Catching up on Week 2

Week two began with an overnight field trip to the CC Cabin. After departing from campus, we headed to Mueller State Park in Divide. We finally broke out the snowshoes and trekking poles to do a 2.6 mile loop around the park to observe different species. We also explored the visitor center and presented on the geologic, natural flora and fauna, and human history of the park. We drove in from very nice weather in the springs to some white out conditions and snow squalls, but the weather let up by the time we were out in the field. After lunch, we engaged in some more zen ecology, noting how the sun affected different aspects and seeing new birds such as the grey jay and crows. After the park, we made our way to the CC Cabin where we got unpacked and got settled before cooking a (mostly) vegan meal. We finished off the night with a discussion on how Climate Change is affecting the Pika, some adorable high altitude mammals that occupy harsh high altitude climates. 

With field trips, especially in the winter, its important to be flexible. Our original plan for Tuesday was to collect data for a project in Manitou Experimental Forest, however the winds and snow were very heavy and we opted to head back to school to work on some other assignments like a bird identification from the day before. Back in the classroom the following days, we learned some more on snow science like how to dig pits, monitor the temperature gradients in the pit, do hardness and compression tests, and learn how factors such as temperature, sun, aspect, and wind affect the snowpack. We presented on different groups from around the world to learn about human adaptations to winter environments, with myself and my partner researching the Inca. While the Inca of Peru didn’t necessarily have many winter specific behaviors due to their proximity to the equator, they did need many high altitude adaptations due to their location in the Andes. The Inca are known for their impressive terracing and aqueducts which helped support high altitude farming. They were also the creators of Jerky, dried, preserved, and stored in large quantities and possible from the large temperature swings from day to night. We also learned more on animal physiology and evolution, and prepared for our trip to Gothic by watching the second place Film4Climate video about Billy Barr and his impressive collection of snow data. The link is listed below and definitely worth the click!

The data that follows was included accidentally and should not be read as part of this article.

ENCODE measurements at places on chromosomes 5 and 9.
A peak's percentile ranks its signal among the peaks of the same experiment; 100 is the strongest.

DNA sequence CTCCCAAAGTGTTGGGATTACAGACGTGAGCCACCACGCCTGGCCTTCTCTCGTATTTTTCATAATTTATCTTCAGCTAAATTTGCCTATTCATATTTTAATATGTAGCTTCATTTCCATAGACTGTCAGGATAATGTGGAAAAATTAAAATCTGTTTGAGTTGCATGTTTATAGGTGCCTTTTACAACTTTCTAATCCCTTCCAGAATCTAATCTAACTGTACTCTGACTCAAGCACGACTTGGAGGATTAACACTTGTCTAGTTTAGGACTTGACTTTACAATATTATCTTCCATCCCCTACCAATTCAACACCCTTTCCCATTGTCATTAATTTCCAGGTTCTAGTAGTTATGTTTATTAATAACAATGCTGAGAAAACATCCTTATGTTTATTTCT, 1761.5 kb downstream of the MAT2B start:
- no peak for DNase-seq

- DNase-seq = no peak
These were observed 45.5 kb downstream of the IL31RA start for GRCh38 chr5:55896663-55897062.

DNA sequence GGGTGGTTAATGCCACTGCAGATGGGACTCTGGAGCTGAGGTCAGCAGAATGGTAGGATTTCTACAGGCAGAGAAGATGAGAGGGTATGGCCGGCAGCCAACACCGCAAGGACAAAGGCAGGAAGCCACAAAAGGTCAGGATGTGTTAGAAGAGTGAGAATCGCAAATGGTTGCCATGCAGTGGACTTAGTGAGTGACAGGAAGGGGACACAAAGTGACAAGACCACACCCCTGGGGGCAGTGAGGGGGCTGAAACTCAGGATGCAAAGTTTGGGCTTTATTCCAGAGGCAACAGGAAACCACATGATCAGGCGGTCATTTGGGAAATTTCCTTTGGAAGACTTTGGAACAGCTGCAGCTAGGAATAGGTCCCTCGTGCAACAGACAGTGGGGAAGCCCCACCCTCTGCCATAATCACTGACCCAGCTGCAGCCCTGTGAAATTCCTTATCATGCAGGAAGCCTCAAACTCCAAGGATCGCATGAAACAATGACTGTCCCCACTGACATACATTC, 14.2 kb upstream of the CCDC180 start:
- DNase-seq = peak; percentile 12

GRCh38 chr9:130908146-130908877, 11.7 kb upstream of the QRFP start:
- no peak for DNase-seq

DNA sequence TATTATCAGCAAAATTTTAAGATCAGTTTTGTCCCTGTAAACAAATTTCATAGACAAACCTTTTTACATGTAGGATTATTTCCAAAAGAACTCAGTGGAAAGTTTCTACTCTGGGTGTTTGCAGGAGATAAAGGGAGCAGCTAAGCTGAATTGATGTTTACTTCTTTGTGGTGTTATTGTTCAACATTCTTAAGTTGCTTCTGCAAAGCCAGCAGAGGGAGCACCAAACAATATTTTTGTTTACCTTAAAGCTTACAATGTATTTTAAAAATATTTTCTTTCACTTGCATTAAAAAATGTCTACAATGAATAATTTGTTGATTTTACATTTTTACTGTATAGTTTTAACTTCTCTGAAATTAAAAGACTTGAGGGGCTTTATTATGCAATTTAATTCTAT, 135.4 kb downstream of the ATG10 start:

https://www.nationalgeographic.com/video/shorts/844682307618/

 

Emily

My name is Emily and I am a senior environmental policy major. Originally from Connecticut, I've come to feel at home in the mountains of Colorado. On campus, I am involved in various publications, rugby, and Greek life. I love reading, writing, and cooking, especially with family and friends. I am an avid skier and enjoy hiking, camping, and just getting outside.

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